Famous Scots
- Sir Arthur Conan Doyle (1859-1930)

One of seven children, Doyle was born on 22 May, 1859, the son and grandson of artists (his grandfather was a political cartoonist in "Punch" magazine). He was educated at Stoneyhurst and studied medicine at Edinburgh University. After a spell as ship's surgeon on a whaling ship, he worked as a doctor from 1882-90 in practices in Southsea and London. But the success of his early fiction encouraged him to give this up and devote himself to writing.

His first short story was published in 1879. His early stories such as "A Study in Scarlet" (1887) and "Sign of the Four" (1890) introduced Sherlock Holmes and Dr Watson for the first time. Holmes was based on a forensic medicine teacher at Edinburgh University, Dr Joseph Bell. The name Holmes had been derived from the American author Oliver Wendell Holmes. His "The White Company" set in the Hundred Years' War was regarded as one of the outstanding historical novels of his time. But it was "The Adventures of Sherlock Holmes" published in the Strand Magazine from 1891 to 1893 which gave him immediate, widespread fame. He killed off Holmes in 1893 but he reappeared in "The Hound of the Baskervilles" published in 1902.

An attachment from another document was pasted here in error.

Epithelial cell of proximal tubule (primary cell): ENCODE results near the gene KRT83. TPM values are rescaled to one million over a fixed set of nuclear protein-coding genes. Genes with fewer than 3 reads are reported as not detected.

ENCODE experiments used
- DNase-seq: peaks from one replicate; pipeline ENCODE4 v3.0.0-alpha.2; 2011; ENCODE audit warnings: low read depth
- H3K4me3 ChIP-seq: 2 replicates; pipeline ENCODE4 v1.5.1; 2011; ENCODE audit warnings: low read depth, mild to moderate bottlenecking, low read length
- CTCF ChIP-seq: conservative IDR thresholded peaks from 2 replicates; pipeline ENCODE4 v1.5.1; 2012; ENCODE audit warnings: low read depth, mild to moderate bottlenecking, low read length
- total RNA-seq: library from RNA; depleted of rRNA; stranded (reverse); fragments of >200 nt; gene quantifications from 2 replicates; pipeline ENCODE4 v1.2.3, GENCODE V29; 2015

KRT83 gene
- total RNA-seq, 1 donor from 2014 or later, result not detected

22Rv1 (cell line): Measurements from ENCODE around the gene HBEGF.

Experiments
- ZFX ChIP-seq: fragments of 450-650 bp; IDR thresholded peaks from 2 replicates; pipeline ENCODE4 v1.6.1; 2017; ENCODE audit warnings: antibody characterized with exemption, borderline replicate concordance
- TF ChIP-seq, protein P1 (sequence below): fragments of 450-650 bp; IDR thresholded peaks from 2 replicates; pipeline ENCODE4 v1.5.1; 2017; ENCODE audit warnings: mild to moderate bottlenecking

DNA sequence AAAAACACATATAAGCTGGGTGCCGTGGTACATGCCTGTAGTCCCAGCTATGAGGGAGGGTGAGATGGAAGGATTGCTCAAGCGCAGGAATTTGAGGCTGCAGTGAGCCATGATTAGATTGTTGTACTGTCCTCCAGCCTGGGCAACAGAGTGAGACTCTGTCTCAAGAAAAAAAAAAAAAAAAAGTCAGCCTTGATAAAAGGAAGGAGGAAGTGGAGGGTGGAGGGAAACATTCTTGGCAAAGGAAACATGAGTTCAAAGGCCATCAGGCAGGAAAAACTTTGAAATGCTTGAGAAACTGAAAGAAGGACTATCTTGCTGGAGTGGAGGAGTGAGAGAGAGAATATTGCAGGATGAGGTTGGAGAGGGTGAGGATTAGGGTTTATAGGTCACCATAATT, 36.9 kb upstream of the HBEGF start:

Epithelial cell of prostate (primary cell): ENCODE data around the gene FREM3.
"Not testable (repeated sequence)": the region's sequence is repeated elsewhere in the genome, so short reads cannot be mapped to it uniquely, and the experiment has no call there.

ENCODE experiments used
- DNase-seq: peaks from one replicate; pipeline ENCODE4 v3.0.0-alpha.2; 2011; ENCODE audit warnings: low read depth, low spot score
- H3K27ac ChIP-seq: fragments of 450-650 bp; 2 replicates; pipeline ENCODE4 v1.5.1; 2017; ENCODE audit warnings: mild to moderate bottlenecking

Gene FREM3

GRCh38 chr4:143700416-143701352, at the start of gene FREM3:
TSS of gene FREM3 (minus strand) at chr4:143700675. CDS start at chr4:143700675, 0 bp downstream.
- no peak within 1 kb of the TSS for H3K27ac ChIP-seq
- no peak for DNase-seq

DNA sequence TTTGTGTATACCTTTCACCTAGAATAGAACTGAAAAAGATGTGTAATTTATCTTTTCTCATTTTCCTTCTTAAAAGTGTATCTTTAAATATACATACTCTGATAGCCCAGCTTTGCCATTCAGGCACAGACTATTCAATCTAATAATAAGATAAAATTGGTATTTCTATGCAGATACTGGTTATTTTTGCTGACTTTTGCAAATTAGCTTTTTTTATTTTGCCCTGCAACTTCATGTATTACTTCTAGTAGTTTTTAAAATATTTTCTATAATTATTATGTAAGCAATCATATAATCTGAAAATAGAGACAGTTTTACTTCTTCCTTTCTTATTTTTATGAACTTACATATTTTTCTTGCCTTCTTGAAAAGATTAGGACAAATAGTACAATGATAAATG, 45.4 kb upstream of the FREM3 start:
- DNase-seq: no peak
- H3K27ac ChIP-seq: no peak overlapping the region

In 1896 Doyle became a war correspondent in the Sudan and he served as a doctor in the 1899-1902 Boer War in South Africa. He was knighted in 1902 for his service in the war. He wrote a history of the Boer War which proved popular at the time and as a war correspondent he later wrote an account of the British campaign in France and Flanders. His interest in spiritualism became known during World War I and he wrote a number of books on the subject. In 1927 the Sherlock Holmes stories were published as "The Case-Book of Sherlock Holmes."

Doyle was married twice and died in Sussex in 1930.

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